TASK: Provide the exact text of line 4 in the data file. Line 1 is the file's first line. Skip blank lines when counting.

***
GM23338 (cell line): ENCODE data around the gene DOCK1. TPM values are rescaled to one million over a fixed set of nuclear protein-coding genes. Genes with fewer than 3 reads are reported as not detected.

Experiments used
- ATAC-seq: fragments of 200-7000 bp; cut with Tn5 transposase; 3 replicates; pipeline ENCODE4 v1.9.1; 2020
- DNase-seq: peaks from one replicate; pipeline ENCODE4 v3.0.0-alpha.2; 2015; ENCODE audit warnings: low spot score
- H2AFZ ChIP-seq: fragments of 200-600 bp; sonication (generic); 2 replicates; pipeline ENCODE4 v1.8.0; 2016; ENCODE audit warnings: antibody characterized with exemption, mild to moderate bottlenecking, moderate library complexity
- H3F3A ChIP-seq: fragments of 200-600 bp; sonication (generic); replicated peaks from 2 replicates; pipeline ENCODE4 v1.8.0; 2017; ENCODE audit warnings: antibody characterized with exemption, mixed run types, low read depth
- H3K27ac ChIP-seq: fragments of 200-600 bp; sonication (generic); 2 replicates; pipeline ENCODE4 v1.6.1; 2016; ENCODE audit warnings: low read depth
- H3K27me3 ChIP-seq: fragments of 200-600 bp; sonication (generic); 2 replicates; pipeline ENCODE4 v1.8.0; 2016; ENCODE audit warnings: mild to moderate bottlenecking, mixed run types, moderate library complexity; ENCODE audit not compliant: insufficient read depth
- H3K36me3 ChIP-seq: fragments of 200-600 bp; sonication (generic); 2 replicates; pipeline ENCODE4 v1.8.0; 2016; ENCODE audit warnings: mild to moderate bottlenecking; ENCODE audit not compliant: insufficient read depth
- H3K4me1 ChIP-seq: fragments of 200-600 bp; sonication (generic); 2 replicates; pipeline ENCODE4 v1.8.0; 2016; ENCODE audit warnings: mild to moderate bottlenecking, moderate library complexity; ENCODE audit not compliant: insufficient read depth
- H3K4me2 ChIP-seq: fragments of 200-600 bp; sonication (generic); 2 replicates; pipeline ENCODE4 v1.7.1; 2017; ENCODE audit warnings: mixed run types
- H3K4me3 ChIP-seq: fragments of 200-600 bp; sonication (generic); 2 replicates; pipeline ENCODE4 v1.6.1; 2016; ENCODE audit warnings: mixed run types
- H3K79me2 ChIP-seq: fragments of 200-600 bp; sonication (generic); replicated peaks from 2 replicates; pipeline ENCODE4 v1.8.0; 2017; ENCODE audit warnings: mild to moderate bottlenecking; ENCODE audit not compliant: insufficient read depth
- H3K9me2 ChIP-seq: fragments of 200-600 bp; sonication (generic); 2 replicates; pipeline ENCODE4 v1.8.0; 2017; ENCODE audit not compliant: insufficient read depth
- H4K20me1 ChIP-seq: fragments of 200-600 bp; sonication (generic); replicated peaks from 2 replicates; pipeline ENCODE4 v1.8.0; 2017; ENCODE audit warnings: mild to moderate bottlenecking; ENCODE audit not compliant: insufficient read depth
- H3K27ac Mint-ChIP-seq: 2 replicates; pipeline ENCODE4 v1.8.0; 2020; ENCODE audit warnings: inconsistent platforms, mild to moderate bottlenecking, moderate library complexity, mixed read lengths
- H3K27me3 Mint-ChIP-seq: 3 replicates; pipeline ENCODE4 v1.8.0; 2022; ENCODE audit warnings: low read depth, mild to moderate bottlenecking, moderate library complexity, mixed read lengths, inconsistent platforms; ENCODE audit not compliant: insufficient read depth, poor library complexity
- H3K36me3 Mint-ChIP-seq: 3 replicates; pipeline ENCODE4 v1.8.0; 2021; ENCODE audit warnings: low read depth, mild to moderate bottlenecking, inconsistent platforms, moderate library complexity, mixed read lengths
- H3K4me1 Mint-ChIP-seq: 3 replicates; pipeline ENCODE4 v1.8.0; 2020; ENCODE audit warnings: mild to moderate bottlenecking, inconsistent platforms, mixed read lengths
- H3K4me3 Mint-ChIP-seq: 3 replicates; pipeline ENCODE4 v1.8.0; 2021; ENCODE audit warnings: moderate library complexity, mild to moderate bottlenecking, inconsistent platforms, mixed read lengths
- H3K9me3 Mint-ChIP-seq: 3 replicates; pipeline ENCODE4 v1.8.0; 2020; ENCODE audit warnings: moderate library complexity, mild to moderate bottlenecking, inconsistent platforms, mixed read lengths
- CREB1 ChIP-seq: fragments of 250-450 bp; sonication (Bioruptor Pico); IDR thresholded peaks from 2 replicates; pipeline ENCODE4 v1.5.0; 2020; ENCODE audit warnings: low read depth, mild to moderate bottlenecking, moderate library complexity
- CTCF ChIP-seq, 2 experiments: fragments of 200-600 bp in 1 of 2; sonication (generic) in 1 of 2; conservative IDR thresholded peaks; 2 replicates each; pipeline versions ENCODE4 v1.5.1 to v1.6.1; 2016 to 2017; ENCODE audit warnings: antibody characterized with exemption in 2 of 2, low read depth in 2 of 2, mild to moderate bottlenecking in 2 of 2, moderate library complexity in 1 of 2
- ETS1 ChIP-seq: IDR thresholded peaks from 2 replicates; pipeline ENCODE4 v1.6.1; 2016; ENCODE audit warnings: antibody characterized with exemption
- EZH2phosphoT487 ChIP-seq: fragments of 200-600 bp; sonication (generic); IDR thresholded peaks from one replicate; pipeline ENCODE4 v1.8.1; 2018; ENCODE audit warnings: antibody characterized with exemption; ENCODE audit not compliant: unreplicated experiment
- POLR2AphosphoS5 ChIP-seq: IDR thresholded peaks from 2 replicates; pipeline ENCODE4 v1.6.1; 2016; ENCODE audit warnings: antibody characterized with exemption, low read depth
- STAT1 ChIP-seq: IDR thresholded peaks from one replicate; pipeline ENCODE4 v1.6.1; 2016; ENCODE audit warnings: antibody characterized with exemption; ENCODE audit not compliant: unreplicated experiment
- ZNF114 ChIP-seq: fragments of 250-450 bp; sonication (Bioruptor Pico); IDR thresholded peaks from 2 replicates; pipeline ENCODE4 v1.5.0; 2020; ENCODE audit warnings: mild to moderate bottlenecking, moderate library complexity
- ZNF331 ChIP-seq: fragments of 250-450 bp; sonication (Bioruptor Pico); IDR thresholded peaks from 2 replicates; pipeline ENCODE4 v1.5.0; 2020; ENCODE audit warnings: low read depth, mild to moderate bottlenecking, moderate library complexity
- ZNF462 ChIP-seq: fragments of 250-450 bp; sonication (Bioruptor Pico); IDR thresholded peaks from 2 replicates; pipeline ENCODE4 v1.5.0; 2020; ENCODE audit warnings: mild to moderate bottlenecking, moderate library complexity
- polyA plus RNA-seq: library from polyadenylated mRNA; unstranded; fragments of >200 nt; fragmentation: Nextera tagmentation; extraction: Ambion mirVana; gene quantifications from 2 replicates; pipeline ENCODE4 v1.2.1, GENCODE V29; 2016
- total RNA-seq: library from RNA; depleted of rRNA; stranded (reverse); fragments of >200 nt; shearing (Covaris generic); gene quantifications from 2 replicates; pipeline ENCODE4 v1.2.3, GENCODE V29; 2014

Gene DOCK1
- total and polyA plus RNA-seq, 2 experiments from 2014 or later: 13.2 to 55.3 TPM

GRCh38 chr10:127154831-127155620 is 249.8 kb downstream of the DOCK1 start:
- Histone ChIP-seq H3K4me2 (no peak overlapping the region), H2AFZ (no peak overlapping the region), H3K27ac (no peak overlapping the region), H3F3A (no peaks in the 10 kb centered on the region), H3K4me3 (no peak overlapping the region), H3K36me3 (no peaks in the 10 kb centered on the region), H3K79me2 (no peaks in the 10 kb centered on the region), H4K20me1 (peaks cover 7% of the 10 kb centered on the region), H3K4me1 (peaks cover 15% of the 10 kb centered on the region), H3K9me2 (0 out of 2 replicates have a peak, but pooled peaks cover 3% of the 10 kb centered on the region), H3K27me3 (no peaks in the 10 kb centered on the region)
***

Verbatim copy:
- DNase-seq: peaks from one replicate; pipeline ENCODE4 v3.0.0-alpha.2; 2015; ENCODE audit warnings: low spot score